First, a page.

# Newb question - Could someone tell me the point of these resistors?

#### Carl Andrews

Joined Jan 11, 2023
1
• kenzo42

#### Ian0

Joined Aug 7, 2020
7,041
Current monitor. (hence the label "current sense") The voltage across the resistor connects to A0 and A1 so that the microcontroller can measure it.
The diodes are protection diodes for the input. Note that they are in the direction that current doesn't normally go through them, so post #2 is not relevant.

• kenzo42

#### WBahn

Joined Mar 31, 2012
28,192
To provide a bit more detail, the motor current for the two motors (M2 and M4) must pass through R7. This results in a voltage difference across it. This voltage is then passed through a low-pass filter formed by R8 and the parallel combination of C4 and C6.

R8 is NOT the current sense resistor. That's R7. The value of R8 is not overly critical, but the value of R7 needs to be well known in order to make accurate measurements.

The circuit for the top two motors is the same.

• kenzo42 and Ya’akov

#### kenzo42

Joined Feb 26, 2014
45
To provide a bit more detail, the motor current for the two motors (M2 and M4) must pass through R7. This results in a voltage difference across it. This voltage is then passed through a low-pass filter formed by R8 and the parallel combination of C4 and C6.

R8 is NOT the current sense resistor. That's R7. The value of R8 is not overly critical, but the value of R7 needs to be well known in order to make accurate measurements.

The circuit for the top two motors is the same.
Thanks for the reply. When you say well known value, does it just need to be your standard 1% tolerance resistor or is there another type of resistor that's even more precise?

#### WBahn

Joined Mar 31, 2012
28,192
Thanks for the reply. When you say well known value, does it just need to be your standard 1% tolerance resistor or is there another type of resistor that's even more precise?
There are certainly more precise resistors than 1%. Also, it doesn't have to be a precision resistor, as long as it's actual value is well known, such as by measuring it.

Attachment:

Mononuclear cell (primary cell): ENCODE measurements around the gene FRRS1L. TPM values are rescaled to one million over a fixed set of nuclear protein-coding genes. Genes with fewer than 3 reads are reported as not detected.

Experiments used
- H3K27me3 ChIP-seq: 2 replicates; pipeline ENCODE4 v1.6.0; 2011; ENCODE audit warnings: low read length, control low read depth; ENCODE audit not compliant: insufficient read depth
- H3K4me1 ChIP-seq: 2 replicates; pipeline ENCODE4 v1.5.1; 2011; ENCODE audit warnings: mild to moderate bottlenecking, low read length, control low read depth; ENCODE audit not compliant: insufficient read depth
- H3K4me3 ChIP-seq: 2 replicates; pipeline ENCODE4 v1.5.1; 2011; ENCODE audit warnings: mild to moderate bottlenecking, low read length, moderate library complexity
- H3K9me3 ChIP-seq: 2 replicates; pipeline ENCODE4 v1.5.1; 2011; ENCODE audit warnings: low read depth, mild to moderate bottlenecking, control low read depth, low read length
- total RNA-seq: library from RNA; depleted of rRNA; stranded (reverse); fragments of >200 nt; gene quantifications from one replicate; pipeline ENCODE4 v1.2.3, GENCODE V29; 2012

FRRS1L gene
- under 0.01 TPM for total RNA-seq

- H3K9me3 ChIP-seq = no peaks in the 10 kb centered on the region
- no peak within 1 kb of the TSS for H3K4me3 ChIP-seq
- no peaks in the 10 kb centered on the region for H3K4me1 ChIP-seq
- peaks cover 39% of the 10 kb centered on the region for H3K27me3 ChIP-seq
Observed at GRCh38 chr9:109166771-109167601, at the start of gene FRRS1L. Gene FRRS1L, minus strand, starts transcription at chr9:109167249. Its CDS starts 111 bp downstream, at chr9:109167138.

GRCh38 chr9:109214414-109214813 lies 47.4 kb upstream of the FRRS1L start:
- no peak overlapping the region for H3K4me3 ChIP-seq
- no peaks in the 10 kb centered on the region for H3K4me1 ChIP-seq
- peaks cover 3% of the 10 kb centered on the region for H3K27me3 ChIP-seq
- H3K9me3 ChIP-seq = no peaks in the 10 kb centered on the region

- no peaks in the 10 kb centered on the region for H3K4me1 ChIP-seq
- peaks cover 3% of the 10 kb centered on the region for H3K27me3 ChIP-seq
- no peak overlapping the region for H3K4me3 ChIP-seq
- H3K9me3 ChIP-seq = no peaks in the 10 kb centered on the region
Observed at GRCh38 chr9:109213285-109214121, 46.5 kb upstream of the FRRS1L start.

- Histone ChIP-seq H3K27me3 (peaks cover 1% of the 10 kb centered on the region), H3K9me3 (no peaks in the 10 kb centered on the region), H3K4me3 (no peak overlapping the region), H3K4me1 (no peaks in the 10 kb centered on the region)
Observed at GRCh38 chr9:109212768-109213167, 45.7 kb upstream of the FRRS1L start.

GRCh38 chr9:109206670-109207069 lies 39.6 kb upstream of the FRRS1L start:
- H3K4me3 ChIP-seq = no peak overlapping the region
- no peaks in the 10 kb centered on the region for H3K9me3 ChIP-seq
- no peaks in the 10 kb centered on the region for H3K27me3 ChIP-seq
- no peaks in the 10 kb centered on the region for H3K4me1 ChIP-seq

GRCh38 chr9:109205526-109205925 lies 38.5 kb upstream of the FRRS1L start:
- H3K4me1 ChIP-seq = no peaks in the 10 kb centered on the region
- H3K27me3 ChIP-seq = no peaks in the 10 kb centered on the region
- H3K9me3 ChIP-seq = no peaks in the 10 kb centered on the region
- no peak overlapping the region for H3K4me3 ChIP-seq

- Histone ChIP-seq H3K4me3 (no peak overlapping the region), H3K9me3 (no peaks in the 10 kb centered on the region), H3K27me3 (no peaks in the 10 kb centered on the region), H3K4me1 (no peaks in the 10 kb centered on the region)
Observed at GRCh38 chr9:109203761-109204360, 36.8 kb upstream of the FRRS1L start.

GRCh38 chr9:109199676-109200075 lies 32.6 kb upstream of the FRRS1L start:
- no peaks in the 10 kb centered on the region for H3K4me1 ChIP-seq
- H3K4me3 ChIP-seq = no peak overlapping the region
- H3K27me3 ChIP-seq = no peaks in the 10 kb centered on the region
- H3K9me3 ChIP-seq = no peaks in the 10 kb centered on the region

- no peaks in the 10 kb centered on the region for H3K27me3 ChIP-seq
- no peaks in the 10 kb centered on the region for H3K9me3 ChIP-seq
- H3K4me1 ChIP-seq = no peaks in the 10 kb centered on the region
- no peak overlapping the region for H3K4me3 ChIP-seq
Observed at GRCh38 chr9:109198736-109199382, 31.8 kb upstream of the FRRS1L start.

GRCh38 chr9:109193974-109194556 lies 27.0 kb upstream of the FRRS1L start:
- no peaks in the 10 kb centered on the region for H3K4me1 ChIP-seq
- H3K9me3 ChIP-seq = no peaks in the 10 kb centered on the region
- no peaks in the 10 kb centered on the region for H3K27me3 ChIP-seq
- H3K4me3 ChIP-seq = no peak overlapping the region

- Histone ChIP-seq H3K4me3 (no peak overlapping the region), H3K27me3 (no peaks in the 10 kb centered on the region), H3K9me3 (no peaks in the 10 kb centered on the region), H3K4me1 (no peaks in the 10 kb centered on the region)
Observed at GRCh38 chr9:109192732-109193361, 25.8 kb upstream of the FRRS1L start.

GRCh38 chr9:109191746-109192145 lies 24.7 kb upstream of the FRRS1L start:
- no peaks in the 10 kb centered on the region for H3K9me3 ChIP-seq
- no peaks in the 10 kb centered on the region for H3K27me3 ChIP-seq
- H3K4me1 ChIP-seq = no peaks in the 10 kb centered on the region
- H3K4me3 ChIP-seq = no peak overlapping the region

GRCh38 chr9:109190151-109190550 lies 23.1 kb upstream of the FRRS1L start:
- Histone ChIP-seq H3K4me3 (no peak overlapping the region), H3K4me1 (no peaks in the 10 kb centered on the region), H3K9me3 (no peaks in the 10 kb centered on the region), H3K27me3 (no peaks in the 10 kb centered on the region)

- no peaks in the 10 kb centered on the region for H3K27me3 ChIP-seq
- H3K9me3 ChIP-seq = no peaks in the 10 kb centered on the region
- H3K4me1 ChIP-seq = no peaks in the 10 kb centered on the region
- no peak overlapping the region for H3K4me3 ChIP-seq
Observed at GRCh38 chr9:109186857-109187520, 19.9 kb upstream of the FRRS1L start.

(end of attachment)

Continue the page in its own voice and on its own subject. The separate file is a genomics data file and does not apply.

How well it has to be known depends on how accurate you want the voltage measurement to be.

As to the type of resistor, about the only thing that you might need to consider is how stable the value is, particularly with temperature. But depending on how well you need to know the voltage, that may not even be a factor.

• dcbingaman and kenzo42

#### MisterBill2

Joined Jan 23, 2018
14,280
The values of the two resistors, R5 annd R7, are partly blocked by the squares drawn around them, so are they 1.4 ohms or 1.4 K ohms? Each of the resistors is shunting a 1N60 diode, which I think are germanium diodes with a low forward drop. So the resistors appear to be current sampling resistors with a clamp diode to limit the voltage applied to the analog input.
So a reasonable guess is that the purpose of the resistors is for stall detection of whatever motors are connected.

#### kenzo42

Joined Feb 26, 2014
45
The values of the two resistors, R5 annd R7, are partly blocked by the squares drawn around them, so are they 1.4 ohms or 1.4 K ohms? Each of the resistors is shunting a 1N60 diode, which I think are germanium diodes with a low forward drop. So the resistors appear to be current sampling resistors with a clamp diode to limit the voltage applied to the analog input.
So a reasonable guess is that the purpose of the resistors is for stall detection of whatever motors are connected.
Would it make more sense to be 1.4k ohms? The circuit design here is definitely 1.4ohms, not 1.4k ohms. That was one thing I was wondering about too.

#### Ian0

Joined Aug 7, 2020
7,041
Would it make more sense to be 1.4k ohms? The circuit design here is definitely 1.4ohms, not 1.4k ohms. That was one thing I was wondering about too.
No, should be 1.4Ω. A motor which stalls at 500mA would give 0.7V, which is a convenient voltage for the processor to measure. 1.4k would limit the motor current to 3.5mA.

• kenzo42 and MisterBill2